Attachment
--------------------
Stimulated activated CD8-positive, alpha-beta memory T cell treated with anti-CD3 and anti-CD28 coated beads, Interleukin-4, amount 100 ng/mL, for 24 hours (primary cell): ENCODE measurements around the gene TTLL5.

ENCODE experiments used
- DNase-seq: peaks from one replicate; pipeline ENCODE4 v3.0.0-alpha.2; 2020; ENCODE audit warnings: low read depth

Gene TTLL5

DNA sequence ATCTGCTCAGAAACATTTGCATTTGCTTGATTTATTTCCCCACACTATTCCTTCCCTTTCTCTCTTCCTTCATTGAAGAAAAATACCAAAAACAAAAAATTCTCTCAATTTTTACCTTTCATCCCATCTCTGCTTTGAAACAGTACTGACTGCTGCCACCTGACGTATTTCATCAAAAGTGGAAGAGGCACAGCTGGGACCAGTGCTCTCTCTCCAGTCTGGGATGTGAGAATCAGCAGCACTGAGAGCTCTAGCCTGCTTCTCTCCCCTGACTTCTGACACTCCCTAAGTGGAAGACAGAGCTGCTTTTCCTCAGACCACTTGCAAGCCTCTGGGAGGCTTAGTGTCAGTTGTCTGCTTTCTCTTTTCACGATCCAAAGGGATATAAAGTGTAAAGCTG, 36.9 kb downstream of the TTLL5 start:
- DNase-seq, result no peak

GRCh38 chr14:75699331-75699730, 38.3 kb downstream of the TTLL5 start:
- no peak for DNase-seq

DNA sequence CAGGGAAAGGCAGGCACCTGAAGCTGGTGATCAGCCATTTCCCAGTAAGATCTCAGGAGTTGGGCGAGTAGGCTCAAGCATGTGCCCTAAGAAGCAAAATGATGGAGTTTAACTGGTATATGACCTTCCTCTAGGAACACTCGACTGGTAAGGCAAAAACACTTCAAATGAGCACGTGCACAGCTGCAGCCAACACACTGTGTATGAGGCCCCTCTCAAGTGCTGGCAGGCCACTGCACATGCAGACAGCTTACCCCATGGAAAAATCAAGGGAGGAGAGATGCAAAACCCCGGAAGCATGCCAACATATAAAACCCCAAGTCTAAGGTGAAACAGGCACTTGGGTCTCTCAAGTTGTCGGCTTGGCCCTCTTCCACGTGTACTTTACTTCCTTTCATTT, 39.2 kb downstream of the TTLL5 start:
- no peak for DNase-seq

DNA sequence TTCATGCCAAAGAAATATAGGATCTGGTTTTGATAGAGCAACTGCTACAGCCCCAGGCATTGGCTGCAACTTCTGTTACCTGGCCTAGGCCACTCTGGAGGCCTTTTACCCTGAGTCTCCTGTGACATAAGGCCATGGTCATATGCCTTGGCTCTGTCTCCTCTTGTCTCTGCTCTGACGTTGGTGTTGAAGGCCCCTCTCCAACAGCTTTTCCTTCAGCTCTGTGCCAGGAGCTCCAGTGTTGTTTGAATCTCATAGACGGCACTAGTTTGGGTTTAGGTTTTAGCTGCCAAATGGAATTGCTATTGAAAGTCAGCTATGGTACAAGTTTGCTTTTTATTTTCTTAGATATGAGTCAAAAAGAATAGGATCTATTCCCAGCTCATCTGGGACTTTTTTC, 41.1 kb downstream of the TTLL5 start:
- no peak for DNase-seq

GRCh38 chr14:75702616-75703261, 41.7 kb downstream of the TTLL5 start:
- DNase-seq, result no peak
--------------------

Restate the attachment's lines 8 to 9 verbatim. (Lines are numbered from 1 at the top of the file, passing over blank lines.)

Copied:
- no peak for DNase-seq

DNA sequence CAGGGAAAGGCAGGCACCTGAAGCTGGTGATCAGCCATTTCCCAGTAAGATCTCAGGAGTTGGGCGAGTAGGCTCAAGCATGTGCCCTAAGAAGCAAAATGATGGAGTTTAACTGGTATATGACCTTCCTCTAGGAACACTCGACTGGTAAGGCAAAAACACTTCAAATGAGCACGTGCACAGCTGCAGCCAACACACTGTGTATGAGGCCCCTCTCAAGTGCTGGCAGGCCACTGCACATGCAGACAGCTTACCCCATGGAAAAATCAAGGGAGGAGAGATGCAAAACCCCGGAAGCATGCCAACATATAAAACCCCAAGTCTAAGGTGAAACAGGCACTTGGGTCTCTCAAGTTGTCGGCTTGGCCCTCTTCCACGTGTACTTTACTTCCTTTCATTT, 39.2 kb downstream of the TTLL5 start: